Babies cannot be allergic to breast milk but they can certainly be allergic to the food that that mother has eaten and passed through her breast milk. My daughter, Taylor, had projectile vomiting the first time I consumed dairy and then breast-fed her. What are other symptoms in babies that can be caused by allergies?
- Excessive drooling
- Diaper rashes or any skin rashes
- Chronic runny rose
- Multiple ear infections
- Poor sleeping
- Frequent coughing/colds
- Pale face
- Excessive thirst
What are the most common foods to which babies react adversely?
- Chemicals i.e. chlorine, food dye, additives, etc.
- Tree nuts
But a baby can react adversely to any food. Rice cereal is becoming a common allergen for many of today’s babies. We are also seeing babies react to sweet potatoes and carrots, presumably due to the high sugar content in these foods. No food is exempt from causing a reaction.
What is the most accurate way to determine the food(s) to which your child is reacting? Keeping a food and symptom journal over an extended period of time is the ONLY fool-proof method for determining your baby’s culprit food(s). This involves recording what your baby has consumed on their own or in your breast milk and any resulting symptoms within 24 hours of consumption. The journal will show the patterns e.g. every time he has pureed strawberries, he gets a rash on his cheeks.
Every time your baby is exposed to a food that they don’t agree with, they cannot properly absorb the vitamins and minerals from that food and symptoms result. Please do all that you can to determine and avoid your baby’s culprit food(s)! I am always here to help you if you need me!
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Until next time,
What is the difference between food allergies and food sensitivities and why is it crucial to find out if your child is affected?
When your child is not sleeping soundly, behaving well, concentrating in school, or is experiencing colic, constipation, eczema, recurrent ear infections or asthma, your child’s body is signalling to you that aspects of his or her environment are not agreeing with him or her; they may have a food sensitivity or allergy. The earlier you can uncover the culprit food or foods, the better. Our bodies will keep communicating with us whether we listen or not. An ignored reaction to a food becomes a “symptom” and an ignored symptom becomes more ignored symptoms and more ignored symptoms turn into conditions and then, often, in adulthood, conditions turn into disease. Continue reading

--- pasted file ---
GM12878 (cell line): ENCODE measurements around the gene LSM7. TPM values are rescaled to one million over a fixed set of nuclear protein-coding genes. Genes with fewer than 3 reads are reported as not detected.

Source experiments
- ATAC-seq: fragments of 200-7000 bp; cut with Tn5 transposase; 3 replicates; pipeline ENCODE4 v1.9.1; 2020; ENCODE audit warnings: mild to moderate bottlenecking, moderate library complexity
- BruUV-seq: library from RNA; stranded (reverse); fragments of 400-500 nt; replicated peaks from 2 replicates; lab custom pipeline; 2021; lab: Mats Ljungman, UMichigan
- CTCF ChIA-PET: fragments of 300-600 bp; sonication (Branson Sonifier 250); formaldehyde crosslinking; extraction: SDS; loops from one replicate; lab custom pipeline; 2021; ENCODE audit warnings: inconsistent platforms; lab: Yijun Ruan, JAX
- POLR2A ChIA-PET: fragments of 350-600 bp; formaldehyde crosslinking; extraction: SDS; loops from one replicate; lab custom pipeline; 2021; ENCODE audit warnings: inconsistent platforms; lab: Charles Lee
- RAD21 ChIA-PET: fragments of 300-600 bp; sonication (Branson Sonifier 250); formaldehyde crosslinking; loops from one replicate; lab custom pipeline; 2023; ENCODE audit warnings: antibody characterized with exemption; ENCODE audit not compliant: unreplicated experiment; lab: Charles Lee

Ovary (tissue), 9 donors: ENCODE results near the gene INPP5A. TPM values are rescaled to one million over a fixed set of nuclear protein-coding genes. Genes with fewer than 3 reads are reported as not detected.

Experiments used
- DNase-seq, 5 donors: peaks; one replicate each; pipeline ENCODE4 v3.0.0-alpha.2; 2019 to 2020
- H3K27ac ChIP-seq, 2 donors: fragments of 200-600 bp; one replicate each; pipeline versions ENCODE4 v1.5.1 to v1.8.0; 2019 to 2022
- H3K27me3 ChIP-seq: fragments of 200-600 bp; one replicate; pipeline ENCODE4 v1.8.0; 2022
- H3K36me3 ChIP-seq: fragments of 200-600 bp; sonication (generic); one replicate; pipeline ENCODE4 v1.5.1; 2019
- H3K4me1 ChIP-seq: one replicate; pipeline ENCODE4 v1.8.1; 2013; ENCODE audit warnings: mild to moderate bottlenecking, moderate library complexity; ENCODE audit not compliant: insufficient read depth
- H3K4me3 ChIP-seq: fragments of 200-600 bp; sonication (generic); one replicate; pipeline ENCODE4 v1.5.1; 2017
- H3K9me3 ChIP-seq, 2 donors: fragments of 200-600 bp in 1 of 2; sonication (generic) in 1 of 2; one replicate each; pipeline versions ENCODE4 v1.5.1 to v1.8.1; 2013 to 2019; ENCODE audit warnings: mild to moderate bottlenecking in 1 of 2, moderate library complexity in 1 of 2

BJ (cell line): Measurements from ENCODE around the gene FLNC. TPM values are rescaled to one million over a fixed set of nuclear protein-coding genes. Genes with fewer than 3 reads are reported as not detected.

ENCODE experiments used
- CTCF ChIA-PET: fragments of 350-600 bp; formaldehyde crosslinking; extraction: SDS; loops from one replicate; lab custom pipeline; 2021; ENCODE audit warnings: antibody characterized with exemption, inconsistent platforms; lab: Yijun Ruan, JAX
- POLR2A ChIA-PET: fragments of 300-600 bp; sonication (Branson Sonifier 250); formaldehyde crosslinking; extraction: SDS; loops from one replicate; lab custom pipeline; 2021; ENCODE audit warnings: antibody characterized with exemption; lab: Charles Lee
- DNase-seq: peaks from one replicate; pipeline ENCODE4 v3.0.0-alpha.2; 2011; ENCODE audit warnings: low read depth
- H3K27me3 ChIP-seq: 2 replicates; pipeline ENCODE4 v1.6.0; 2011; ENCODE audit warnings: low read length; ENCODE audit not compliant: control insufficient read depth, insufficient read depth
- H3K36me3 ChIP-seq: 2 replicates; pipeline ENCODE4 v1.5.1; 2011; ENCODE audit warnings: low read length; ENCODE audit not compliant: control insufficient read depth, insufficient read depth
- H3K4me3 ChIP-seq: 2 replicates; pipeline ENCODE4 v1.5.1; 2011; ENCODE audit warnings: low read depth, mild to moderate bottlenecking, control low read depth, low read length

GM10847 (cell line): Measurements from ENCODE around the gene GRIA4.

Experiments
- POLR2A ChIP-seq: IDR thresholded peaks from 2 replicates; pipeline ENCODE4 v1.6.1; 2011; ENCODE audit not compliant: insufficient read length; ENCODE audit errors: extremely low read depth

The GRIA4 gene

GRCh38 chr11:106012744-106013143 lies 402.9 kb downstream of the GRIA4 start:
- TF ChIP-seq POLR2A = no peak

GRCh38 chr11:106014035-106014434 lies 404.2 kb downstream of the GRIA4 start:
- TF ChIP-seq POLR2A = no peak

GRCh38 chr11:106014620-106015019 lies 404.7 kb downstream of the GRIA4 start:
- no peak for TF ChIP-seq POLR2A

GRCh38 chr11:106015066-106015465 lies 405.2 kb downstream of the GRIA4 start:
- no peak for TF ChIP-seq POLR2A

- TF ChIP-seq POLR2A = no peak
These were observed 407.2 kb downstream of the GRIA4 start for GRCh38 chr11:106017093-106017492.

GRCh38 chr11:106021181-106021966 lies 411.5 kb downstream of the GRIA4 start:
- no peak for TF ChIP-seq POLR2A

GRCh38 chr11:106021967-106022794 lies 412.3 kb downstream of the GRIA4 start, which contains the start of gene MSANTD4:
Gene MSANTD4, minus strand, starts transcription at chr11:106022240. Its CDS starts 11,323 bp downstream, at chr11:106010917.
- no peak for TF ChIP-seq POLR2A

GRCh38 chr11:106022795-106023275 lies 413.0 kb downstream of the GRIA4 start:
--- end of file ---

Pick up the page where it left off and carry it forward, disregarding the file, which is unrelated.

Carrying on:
The first step in taking responsibility for ourselves and coming to know and love ourselves, is identifying, understanding, feeling and expressing our ‘negative’ emotions; self-esteem is based on the acceptance of all thoughts and feelings as one’s own. If we want our child to take responsibility for themselves and come to know and love themselves, we need to help them identify, understand, feel and express their emotions in the same way that we accomplish this task. In this way, they will learn to see feelings as information. As we learn to balance our own emotions, we are better able to show our child how to balance their emotions. It is through the sharing of emotions that we build our connection with our child and genuinely come to know them.